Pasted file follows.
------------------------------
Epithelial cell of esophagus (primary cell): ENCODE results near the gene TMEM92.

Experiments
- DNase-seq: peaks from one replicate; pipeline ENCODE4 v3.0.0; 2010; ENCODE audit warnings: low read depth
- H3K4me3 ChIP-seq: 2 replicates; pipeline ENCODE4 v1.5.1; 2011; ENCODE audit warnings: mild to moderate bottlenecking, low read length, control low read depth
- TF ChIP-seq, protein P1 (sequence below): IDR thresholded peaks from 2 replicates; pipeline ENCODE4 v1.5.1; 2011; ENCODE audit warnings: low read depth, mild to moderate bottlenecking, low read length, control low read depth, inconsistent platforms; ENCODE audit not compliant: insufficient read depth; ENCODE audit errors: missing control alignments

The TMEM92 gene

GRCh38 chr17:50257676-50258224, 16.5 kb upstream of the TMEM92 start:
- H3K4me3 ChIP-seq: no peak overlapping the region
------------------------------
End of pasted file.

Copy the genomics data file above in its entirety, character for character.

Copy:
Epithelial cell of esophagus (primary cell): ENCODE results near the gene TMEM92.

Experiments
- DNase-seq: peaks from one replicate; pipeline ENCODE4 v3.0.0; 2010; ENCODE audit warnings: low read depth
- H3K4me3 ChIP-seq: 2 replicates; pipeline ENCODE4 v1.5.1; 2011; ENCODE audit warnings: mild to moderate bottlenecking, low read length, control low read depth
- TF ChIP-seq, protein P1 (sequence below): IDR thresholded peaks from 2 replicates; pipeline ENCODE4 v1.5.1; 2011; ENCODE audit warnings: low read depth, mild to moderate bottlenecking, low read length, control low read depth, inconsistent platforms; ENCODE audit not compliant: insufficient read depth; ENCODE audit errors: missing control alignments

The TMEM92 gene

GRCh38 chr17:50257676-50258224, 16.5 kb upstream of the TMEM92 start:
- H3K4me3 ChIP-seq: no peak overlapping the region